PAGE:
Sestrière, the major climb of the day and the race's high point at 2,035 metres, had been crossed without incident.
Most of what remained was a long downhill to the finish in Pinerolo. But before Tuesday's 262 kilometre trek would conclude, there was a rather anonymous, second category climb to crest.
6.8 kilometres in length, an average gradient of 6.2 percent, maximum 12%. Just 416 metres of elevation gained, and under 1,000 metres in height.
It's name - you probably haven't heard of it before - Pra' Martino.
You have now.
Because less than 15km from the finish, it changed the face of the tenth stage completely, and for those whose name isn't Danilo Di Luca (LPR Brakes - Farnese Vini ), it has put the second nail in the coffins in the fight for overall victory at the Centenary Giro d'Italia.
Liquigas' Franco Pellizzotti was away and thinking of a stage win. But less than a minute behind him, on its seemingly unexceptional slopes, the twin-turbine maglia rosa accelerated with such force, only the names of Carlos Sastre (Cervelo Test Team), Denis Menchov (Rabobank), David Arroyo (Caisse d'Epargne) and Michael Rogers (Team Columbia - Highroad) could follow. Ivan Basso (Liquigas), Levi Leipheimer (Astana), Stefano Garzelli (Acqua & Sapone - Caffe Mokambo) and Mauricio Soler (Barloworld) weren't far behind; Swede Thomas Lövkvist (Team Columbia - Highroad) the big name missing.
Over its crest and with 10.5km remaining, the gruppo Di Luca had caught Pellizzotti, who was doing exceptionally well just to hang on.
But "Il Killer di Spoltore" wasn't finished.
Combined with a fearless ability and smartly scouting the course beforehand, Di Luca's 168-centimetre (5'6"), 61-kilo (134 pound) frame proved the perfect combination on a technical descent that gave his rivals no respite. As they hung on for dear life through narrow streets paved in slippery granite, his adversaries probably hoped Rome - incredibly, still one week and five days away - would arrive sooner rather than later.
Three and a half kilometres out from the line, those in his wake could hang on no longer, forced to let go and watch a pink-shirted, pink-shorted cannonball fire into the distance.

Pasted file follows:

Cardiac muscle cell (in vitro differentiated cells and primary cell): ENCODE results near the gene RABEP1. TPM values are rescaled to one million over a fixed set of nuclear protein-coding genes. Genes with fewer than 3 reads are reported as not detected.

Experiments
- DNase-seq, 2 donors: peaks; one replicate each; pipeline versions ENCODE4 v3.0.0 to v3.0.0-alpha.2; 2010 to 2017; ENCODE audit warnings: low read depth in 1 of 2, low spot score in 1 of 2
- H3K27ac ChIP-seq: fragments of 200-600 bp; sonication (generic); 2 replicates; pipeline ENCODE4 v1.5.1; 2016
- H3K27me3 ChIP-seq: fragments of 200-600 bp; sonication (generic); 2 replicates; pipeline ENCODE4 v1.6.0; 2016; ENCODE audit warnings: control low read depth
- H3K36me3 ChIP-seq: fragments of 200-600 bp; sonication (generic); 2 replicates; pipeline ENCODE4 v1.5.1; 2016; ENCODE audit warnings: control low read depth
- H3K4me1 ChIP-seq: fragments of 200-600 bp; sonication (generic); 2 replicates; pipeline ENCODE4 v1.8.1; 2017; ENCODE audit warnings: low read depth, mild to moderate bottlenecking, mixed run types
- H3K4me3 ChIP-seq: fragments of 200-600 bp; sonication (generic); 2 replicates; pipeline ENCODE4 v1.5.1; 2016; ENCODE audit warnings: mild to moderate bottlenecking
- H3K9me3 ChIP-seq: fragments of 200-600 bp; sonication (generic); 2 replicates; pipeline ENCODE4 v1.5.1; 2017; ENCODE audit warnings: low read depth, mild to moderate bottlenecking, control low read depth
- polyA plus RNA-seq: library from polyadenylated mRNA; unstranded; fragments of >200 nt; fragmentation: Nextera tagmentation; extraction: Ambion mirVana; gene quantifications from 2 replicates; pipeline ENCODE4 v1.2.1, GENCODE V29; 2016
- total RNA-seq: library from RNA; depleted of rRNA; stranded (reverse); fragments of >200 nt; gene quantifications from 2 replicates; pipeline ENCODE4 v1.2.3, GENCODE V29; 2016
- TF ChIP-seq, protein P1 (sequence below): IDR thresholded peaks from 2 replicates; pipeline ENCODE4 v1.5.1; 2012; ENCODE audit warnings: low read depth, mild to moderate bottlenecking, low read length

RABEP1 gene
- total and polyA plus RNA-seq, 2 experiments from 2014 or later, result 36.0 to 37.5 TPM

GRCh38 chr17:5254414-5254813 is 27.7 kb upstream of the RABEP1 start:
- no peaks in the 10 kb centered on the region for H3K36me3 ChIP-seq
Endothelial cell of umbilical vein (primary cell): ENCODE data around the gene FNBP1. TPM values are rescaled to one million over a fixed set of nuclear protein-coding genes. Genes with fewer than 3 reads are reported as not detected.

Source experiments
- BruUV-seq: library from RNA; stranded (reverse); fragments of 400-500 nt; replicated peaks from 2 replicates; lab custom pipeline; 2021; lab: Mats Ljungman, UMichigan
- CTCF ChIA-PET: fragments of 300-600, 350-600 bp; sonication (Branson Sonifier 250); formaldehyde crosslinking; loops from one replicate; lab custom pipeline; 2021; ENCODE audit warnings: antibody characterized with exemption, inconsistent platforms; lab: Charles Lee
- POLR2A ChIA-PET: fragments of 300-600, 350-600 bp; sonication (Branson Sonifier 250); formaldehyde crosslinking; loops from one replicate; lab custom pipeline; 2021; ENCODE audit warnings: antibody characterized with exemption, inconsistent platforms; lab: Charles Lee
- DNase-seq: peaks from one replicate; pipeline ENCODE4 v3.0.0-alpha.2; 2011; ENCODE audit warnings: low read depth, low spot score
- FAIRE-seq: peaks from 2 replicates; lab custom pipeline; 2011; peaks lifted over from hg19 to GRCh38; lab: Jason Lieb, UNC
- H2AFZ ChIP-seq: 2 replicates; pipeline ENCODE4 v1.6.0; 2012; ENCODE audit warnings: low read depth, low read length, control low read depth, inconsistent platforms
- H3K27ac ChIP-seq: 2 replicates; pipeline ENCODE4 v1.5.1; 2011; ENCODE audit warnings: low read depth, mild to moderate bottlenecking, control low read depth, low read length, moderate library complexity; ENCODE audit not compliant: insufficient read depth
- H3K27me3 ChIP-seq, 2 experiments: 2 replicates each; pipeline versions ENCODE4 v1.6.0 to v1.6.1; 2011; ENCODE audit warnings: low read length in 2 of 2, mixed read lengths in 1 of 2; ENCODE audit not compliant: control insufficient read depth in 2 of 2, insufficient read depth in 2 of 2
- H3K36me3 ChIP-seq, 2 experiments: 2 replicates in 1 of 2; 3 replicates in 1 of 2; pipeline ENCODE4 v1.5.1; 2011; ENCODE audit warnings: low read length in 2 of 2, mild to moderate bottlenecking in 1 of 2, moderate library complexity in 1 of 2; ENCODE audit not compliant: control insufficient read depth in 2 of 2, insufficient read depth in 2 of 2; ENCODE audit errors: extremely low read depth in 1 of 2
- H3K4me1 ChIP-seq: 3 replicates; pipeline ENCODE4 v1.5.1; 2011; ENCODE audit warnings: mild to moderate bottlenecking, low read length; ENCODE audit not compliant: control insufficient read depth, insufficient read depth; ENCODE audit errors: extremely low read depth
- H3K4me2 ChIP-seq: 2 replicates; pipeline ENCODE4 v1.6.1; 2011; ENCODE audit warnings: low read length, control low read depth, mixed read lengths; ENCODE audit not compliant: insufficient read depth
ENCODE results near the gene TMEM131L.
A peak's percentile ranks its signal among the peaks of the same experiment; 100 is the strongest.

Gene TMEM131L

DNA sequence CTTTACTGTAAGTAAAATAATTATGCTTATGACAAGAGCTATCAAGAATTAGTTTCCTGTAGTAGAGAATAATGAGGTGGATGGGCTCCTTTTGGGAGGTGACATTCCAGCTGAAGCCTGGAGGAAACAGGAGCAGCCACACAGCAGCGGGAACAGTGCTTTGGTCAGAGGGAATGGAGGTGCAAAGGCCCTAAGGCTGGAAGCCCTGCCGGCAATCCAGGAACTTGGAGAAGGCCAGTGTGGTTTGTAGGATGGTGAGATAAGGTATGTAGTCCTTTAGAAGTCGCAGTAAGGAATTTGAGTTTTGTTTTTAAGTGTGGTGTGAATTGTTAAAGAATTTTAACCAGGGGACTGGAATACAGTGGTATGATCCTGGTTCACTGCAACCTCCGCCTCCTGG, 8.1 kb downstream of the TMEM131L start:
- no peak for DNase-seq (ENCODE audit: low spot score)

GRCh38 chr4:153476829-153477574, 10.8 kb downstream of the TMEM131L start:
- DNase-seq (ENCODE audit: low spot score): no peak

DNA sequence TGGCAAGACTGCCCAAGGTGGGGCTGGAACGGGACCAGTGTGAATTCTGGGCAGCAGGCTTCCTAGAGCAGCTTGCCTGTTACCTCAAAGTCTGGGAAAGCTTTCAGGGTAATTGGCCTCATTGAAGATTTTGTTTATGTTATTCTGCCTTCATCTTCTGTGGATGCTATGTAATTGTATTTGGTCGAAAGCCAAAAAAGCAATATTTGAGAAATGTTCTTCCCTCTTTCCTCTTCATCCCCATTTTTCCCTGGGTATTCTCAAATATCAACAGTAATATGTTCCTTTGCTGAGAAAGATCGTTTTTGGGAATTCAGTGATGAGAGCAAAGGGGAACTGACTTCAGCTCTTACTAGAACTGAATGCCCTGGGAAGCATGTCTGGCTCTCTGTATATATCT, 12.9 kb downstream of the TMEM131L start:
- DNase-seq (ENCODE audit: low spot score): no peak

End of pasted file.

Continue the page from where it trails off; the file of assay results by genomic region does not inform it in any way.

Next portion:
"In fact, I didn't risk a lot," Di Luca told Cyclingnews. "I knew the descent and did it twice yesterday, so I risked what I needed to; three turns were difficult but the rest were without problems. I was actually very careful."
His advantage over Pellizzotti, Menchov and Sastre at the line? 10 seconds.
His mental advantage? Probably 10 miles.
"Today was an important point [against] my rivals," affirmed Di Luca, "because of my past history [of winning the Giro] in 2007.
"I'm able to be aggressive in stage like today but also on the long climbs. I took ten seconds, but you're right, but it's more significant against my rivals and after today, I feel better about my chances for victory.
"Stage wins are only a consequence of my overall target."
For the others, time to regroup before Thursday
Once Menchov, Rogers, Leipheimer, Pellizzotti, Sastre, Basso and Lövkvist - perhaps Tuesday's biggest loser, who lost two minutes and went into GC free-fall, losing six places - finish licking their wounds, they'll need to regroup and focus on Thursday's monster 60.6 kilometre time trial in Cinque Terre.
"I'm not out of the general classification yet, so I'll keep trying," was all Lövkvist could say, who went from second to eighth on the classifica generale.
It's quite possibly the last real chance they have to make time on the maglia rosa. With 20km of climbing and an equal dose of hair-raising descending, though, it may suit Di Luca better than he thinks (or says), who indicated previously to Cyclingnews he's prepared to lose around two minutes to the specialists against the clock, namely Menchov, Rogers and Leipheimer.
"It will be really long: one hour and thirty minutes to one hour and forty minutes," Menchov told Cyclingnews, 1:20 behind the maglia rosa and second on GC. "You have to be in top condition for that one special day, even if it not really a day for specialists. I have to do my best.